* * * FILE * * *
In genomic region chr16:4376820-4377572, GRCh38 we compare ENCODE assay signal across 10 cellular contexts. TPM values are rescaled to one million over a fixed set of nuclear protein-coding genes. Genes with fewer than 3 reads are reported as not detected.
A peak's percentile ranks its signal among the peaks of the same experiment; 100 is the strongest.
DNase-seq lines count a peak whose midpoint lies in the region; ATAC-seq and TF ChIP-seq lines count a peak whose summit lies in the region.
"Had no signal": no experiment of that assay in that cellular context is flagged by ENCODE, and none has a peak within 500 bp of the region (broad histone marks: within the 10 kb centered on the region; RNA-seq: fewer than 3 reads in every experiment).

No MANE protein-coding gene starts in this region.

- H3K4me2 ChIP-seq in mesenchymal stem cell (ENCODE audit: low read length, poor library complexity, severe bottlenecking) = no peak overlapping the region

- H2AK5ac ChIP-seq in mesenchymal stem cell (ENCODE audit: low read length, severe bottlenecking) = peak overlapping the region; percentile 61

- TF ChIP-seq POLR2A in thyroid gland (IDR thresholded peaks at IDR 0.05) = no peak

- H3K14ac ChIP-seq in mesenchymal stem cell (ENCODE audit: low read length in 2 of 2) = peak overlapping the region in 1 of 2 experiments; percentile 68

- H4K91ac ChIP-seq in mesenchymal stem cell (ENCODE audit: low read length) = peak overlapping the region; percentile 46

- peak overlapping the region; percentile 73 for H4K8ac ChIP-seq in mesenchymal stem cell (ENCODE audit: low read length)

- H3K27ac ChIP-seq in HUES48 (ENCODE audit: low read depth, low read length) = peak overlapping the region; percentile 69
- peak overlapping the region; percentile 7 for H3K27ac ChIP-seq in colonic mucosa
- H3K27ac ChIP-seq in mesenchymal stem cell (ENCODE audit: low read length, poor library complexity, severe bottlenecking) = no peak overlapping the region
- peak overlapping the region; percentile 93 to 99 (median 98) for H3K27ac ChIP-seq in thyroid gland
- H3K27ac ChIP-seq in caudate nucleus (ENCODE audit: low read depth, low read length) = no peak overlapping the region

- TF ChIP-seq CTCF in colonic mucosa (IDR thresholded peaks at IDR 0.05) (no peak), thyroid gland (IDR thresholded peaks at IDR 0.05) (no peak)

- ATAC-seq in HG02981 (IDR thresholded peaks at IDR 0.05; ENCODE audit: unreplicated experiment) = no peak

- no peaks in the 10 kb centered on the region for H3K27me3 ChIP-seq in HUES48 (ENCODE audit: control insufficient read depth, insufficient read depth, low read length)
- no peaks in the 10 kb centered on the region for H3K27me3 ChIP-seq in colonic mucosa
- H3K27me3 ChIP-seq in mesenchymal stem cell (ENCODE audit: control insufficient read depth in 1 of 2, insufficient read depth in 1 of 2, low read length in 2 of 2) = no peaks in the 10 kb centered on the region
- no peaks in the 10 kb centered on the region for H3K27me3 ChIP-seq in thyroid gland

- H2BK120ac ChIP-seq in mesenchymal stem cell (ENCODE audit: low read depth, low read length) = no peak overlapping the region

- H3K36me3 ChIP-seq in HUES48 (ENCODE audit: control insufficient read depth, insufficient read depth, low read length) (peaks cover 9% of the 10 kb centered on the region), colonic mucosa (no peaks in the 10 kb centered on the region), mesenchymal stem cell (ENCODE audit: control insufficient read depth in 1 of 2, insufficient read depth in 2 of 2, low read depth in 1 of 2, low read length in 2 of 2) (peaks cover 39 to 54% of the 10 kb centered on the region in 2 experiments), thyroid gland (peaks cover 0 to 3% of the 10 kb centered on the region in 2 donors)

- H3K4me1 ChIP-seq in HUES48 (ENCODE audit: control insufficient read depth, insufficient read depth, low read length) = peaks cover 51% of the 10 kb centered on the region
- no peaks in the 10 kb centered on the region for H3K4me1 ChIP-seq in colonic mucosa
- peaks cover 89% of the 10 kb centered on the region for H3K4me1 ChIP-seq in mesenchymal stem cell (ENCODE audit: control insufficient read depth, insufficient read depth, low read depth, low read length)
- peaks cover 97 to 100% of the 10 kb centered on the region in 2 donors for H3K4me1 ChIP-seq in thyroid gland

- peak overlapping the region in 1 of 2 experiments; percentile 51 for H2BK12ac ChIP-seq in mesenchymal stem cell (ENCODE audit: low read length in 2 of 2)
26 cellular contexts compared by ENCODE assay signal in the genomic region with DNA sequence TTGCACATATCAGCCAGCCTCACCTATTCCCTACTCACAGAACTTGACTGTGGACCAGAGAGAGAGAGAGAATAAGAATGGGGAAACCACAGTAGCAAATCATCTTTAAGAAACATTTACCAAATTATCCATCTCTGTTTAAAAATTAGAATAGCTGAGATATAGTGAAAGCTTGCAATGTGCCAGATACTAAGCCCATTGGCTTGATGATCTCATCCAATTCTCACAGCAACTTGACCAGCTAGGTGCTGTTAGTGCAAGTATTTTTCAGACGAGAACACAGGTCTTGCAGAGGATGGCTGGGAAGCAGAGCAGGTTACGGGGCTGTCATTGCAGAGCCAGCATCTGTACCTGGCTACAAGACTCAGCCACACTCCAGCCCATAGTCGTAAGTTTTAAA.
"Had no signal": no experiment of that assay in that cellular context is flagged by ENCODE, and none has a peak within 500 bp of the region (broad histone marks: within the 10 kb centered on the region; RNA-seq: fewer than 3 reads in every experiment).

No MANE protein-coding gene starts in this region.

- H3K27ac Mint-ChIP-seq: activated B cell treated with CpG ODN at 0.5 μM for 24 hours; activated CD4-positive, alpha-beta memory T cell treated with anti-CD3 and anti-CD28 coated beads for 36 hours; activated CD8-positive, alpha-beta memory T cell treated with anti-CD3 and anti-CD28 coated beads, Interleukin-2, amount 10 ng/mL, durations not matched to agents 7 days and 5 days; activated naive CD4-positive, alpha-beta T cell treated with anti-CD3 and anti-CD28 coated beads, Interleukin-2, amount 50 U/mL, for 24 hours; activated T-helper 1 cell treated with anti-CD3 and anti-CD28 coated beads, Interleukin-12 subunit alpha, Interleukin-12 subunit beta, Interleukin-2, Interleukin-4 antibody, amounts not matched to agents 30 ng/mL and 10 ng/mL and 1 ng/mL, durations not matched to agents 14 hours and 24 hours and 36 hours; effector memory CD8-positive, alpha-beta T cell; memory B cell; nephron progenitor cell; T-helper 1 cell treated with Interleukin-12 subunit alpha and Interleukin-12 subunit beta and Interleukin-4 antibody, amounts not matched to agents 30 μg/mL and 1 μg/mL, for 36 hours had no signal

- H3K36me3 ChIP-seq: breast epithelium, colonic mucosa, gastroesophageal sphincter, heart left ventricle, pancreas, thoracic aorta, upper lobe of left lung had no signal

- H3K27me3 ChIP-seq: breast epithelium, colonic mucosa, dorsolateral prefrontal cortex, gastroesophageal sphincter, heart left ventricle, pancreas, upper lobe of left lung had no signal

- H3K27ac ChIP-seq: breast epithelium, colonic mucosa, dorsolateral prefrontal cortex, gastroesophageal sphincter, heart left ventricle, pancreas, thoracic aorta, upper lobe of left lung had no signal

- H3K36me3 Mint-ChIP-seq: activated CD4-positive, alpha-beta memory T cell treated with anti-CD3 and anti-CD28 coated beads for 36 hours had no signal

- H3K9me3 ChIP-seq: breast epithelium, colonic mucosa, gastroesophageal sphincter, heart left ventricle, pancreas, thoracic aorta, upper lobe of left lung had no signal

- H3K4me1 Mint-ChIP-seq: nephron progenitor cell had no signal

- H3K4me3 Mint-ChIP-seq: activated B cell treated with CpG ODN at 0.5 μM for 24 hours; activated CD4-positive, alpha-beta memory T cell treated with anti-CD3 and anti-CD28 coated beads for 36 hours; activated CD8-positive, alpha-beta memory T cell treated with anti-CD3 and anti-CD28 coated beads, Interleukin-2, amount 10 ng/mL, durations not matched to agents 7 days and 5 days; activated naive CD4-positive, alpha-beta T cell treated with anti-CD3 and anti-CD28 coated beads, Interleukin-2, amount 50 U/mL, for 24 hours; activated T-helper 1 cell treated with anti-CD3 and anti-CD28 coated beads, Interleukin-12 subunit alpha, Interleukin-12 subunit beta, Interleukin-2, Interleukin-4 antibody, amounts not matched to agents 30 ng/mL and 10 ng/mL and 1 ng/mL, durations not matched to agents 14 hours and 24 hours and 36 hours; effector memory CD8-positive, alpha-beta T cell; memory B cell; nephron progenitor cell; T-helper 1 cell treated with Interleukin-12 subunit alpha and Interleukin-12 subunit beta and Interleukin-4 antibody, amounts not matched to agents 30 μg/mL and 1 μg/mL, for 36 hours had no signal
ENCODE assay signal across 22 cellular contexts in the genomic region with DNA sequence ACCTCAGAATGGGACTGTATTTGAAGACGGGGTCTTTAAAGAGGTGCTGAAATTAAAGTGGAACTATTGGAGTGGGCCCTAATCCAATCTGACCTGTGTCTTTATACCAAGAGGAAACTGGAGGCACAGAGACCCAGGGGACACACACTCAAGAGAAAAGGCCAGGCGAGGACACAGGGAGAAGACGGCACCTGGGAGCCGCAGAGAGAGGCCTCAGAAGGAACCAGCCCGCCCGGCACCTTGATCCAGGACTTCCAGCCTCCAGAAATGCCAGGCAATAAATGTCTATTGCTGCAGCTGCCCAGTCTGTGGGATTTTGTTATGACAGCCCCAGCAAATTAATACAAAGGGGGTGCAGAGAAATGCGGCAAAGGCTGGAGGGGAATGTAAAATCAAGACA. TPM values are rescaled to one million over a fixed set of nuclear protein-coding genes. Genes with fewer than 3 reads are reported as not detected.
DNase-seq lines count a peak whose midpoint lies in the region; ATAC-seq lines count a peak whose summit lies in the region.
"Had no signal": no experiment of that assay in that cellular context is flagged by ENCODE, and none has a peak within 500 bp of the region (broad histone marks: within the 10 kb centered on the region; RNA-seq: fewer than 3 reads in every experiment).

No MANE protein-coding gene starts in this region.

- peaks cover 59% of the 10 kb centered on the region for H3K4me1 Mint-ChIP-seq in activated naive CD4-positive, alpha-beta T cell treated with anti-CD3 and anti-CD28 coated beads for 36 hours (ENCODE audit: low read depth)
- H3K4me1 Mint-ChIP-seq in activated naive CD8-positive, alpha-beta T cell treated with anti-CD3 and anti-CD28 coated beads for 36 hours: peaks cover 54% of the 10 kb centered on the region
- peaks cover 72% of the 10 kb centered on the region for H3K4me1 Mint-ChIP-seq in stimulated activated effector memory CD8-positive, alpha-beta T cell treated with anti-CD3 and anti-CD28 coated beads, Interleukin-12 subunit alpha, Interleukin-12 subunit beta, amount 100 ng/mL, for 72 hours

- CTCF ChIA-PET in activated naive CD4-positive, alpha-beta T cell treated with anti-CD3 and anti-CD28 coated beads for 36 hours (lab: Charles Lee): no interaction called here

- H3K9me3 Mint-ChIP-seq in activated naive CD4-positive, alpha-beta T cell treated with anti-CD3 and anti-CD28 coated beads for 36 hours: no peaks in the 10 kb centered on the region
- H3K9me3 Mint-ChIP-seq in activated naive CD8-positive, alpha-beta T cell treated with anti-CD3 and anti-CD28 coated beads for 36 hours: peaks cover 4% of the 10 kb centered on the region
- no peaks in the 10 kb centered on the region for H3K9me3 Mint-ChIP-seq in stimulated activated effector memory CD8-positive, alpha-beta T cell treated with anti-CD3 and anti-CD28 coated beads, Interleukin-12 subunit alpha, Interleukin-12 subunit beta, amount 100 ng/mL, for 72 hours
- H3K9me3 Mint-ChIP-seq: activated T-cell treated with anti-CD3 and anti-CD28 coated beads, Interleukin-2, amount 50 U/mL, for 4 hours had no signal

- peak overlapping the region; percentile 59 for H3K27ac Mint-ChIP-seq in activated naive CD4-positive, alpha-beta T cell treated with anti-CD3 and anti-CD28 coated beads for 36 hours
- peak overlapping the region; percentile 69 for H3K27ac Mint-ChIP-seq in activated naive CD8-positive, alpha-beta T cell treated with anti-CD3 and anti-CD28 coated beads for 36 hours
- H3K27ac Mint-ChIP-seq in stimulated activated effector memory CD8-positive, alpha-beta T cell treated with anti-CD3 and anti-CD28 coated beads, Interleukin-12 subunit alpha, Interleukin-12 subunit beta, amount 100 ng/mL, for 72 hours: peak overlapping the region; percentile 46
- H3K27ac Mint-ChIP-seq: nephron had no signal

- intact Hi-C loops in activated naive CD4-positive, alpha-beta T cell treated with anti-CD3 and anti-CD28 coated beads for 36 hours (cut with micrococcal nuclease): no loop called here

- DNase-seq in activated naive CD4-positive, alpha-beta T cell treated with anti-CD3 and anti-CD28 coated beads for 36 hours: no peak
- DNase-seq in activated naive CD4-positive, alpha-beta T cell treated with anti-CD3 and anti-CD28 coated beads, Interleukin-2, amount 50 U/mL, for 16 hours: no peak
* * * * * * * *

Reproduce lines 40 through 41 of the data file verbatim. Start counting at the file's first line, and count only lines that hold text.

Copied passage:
- H3K4me3 Mint-ChIP-seq: activated B cell treated with CpG ODN at 0.5 μM for 24 hours; activated CD4-positive, alpha-beta memory T cell treated with anti-CD3 and anti-CD28 coated beads for 36 hours; activated CD8-positive, alpha-beta memory T cell treated with anti-CD3 and anti-CD28 coated beads, Interleukin-2, amount 10 ng/mL, durations not matched to agents 7 days and 5 days; activated naive CD4-positive, alpha-beta T cell treated with anti-CD3 and anti-CD28 coated beads, Interleukin-2, amount 50 U/mL, for 24 hours; activated T-helper 1 cell treated with anti-CD3 and anti-CD28 coated beads, Interleukin-12 subunit alpha, Interleukin-12 subunit beta, Interleukin-2, Interleukin-4 antibody, amounts not matched to agents 30 ng/mL and 10 ng/mL and 1 ng/mL, durations not matched to agents 14 hours and 24 hours and 36 hours; effector memory CD8-positive, alpha-beta T cell; memory B cell; nephron progenitor cell; T-helper 1 cell treated with Interleukin-12 subunit alpha and Interleukin-12 subunit beta and Interleukin-4 antibody, amounts not matched to agents 30 μg/mL and 1 μg/mL, for 36 hours had no signal
ENCODE assay signal across 22 cellular contexts in the genomic region with DNA sequence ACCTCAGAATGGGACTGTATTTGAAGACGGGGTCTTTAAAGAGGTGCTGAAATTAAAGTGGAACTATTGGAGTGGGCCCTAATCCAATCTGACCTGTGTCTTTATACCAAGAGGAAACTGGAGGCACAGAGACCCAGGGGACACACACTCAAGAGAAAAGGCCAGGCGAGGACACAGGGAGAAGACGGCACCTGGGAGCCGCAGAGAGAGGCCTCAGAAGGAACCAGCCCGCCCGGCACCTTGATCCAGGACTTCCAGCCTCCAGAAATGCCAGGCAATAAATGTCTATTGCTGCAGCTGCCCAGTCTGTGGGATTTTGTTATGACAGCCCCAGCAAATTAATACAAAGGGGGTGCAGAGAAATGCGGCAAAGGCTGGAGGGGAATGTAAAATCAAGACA. TPM values are rescaled to one million over a fixed set of nuclear protein-coding genes. Genes with fewer than 3 reads are reported as not detected.